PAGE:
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We saw during the peak of the COVID Pandemic that the absence of fans at matches rendered football totally soulless.

 

You would think that because of that those running the game and the clubs at all levels would do everything they could to show they appreciate those who are the lifeblood of the game. Put simply, fans are currently the last consideration of those in power.

 

If you look at the VAR system, more often than not big fans are left in the dark as to why a particular decision has been made and communication with fans is way down on the list of priorities of the governing bodies which only serves to undermine some of the contentious decisions that are made. In cricket and rugby for example, the process is so much more informative.

 

On Saturday I travelled to Peterborough reassured by various statements that no pitch inspections were planned and that the match would go ahead. These are difficult economic times, and many fans stretch themselves to be able to travel to away games so making sure travelling fans do not incur unnecessary expense should be a priority, but it isn’t. The match referee called the game off just 90 minutes before kick-off, and it then emerged that one half of the pitch was frozen. Officials at Charlton claim they called Peterborough on a number of occasions over two days to check the game was on and were told it was not in doubt. 

 

Most groundsmen have an intimate knowledge of their pitches so how this situation can happen is incomprehensible.

 

To his credit, Peterborough Chairman Darragh MacAnthony has apologised and promised to instigate a review of all the circumstances including the poor communication throughout the week leading up to the game and on the day from his club officials. He has also committed to pay for coach travel for the away fans for the match on the re-arranged date.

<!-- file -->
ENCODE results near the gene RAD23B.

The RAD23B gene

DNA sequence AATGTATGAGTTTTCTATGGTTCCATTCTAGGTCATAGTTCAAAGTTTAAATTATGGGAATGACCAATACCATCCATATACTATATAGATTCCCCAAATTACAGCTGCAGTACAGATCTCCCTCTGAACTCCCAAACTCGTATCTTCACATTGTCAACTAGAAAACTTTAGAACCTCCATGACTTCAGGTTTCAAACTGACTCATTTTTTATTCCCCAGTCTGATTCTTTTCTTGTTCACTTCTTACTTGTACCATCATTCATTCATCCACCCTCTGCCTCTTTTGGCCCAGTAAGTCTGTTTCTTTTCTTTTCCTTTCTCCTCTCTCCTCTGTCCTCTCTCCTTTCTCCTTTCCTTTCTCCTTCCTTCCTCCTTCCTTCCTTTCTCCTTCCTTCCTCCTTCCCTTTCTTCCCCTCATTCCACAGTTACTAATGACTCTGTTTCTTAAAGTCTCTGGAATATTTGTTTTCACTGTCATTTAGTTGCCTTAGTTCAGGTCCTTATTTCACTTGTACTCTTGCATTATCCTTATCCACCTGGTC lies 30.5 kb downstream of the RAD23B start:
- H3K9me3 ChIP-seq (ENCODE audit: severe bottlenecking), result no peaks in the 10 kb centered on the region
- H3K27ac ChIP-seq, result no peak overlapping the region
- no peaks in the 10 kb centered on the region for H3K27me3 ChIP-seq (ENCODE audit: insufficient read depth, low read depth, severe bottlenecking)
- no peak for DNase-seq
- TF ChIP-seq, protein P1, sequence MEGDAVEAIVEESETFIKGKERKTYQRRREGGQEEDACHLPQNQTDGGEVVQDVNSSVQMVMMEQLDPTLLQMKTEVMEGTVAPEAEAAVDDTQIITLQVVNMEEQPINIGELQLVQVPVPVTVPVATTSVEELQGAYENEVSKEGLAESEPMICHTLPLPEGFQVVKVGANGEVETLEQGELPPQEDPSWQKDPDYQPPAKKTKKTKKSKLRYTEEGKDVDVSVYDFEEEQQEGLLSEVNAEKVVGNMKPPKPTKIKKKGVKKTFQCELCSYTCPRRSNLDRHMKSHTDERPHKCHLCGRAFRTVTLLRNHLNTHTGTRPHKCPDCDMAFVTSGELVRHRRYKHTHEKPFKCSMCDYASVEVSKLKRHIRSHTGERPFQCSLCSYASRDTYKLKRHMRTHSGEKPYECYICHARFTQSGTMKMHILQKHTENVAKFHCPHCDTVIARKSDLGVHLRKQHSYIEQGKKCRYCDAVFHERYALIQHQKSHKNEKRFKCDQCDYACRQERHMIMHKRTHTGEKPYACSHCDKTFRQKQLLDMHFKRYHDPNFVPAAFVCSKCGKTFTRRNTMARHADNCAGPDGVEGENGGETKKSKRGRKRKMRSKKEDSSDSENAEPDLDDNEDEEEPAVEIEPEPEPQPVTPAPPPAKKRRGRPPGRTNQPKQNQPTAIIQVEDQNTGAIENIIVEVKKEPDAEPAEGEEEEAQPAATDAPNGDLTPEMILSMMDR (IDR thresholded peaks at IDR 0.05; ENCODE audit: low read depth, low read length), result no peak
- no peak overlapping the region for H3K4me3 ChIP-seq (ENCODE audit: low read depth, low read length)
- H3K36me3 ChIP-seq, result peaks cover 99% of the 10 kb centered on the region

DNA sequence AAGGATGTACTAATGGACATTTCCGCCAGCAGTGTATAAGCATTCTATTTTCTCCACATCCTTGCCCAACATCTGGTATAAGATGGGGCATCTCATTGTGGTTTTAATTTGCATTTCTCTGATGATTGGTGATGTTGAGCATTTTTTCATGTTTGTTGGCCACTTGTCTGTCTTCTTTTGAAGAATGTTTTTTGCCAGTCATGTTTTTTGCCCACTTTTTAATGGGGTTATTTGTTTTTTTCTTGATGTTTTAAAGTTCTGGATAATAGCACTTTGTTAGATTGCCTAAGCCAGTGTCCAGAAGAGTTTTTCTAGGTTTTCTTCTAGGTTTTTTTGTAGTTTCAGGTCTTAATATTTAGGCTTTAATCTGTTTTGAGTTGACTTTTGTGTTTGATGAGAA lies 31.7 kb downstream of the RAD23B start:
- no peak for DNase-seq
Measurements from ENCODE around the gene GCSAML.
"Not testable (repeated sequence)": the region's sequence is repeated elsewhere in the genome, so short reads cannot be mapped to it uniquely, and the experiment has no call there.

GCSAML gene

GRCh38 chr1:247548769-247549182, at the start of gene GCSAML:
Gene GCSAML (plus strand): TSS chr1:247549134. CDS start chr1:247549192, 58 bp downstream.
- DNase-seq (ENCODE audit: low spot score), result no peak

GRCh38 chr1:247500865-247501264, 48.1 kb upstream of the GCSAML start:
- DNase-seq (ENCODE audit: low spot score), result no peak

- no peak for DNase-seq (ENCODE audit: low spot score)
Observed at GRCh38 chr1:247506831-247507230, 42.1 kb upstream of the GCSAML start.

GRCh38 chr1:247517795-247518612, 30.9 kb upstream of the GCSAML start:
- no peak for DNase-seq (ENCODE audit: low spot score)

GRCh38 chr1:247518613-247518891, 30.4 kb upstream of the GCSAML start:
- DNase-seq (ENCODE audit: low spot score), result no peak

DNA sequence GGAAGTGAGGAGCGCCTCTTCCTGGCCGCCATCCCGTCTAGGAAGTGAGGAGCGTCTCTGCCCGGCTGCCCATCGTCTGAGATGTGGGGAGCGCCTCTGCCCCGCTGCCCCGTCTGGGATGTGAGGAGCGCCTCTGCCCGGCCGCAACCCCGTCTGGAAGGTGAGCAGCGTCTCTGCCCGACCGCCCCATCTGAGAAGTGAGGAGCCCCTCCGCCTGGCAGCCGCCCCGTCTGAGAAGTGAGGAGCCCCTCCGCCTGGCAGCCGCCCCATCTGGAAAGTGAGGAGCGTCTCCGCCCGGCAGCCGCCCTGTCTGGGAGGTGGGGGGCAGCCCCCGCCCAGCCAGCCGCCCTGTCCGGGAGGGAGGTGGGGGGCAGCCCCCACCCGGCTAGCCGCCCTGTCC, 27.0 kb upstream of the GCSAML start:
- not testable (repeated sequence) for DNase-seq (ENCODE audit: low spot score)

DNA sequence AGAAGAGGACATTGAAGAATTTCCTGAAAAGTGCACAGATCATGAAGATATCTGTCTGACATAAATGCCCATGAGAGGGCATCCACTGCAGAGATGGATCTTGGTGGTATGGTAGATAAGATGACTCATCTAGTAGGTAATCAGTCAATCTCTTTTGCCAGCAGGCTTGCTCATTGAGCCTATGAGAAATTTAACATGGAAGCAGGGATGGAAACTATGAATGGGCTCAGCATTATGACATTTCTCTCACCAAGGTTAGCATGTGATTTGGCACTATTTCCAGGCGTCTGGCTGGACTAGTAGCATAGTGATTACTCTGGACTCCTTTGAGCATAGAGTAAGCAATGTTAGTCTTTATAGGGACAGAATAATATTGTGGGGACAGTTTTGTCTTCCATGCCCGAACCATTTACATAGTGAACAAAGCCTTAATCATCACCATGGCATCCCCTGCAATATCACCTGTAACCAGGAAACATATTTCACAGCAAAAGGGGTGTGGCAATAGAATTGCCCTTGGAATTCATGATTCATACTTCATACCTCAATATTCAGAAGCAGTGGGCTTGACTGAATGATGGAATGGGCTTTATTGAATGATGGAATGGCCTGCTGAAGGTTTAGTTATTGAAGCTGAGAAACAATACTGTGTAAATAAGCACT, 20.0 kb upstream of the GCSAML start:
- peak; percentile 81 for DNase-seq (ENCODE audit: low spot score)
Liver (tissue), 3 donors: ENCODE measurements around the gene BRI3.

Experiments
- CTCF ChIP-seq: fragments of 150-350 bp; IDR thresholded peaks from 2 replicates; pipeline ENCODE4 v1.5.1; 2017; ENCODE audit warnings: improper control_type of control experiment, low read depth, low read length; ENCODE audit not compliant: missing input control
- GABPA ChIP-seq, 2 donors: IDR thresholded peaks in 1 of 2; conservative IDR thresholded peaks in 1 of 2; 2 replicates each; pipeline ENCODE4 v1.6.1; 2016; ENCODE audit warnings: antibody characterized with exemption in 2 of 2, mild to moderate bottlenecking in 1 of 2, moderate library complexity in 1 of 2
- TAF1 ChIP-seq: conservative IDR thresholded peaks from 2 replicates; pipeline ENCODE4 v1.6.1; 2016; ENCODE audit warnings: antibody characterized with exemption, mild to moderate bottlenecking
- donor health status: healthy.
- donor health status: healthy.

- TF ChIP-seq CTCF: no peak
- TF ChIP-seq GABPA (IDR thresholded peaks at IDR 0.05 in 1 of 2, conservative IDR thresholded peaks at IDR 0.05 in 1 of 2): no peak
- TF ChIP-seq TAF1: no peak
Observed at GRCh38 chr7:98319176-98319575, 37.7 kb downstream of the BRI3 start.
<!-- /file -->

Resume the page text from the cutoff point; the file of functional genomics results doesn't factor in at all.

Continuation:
It is clear that football’s governing bodies need to establish clear and transparent rules around pitch inspections and postponements that take account of the costs incurred by travelling fans. If football continues to take fans for granted, it will suffer the consequences - financial and otherwise.

 



The fans of most football clubs in this country will be hoping that during the January transfer window they will be recruiting new players either to elevate them into the promotion/play -off places or to improve their chances of avoiding relegation.


There is no doubt the best transfer deals are to be done in the summer window when the pool of players available is far greater and January is more about the movement of players who are out of contract in the summer or who are out of favour with their current clubs or where clubs need transfer income to balance the books. January is very much about short term rather than long term planning.


Fans understandably just want to see players that can improve their team. Managers exert pressure on owners to get in new players. Owners feel pressure to avoid criticism from fans as either not being ambitious enough to underpin a promotion challenge or to provide help to the manager to avoid relegation.


In January 2011, we recognised this at Charlton and concentrated on building a new squad to challenge for promotion in the 2011/12 season. But when it became clear that striker Bradley Wright-Phillips was available at Plymouth Argyle in January due to their money problems we moved quickly to secure his signature for £100k, which was a real bargain. Of course, he went on to be our top goalscorer in the title-winning 2011/12 season.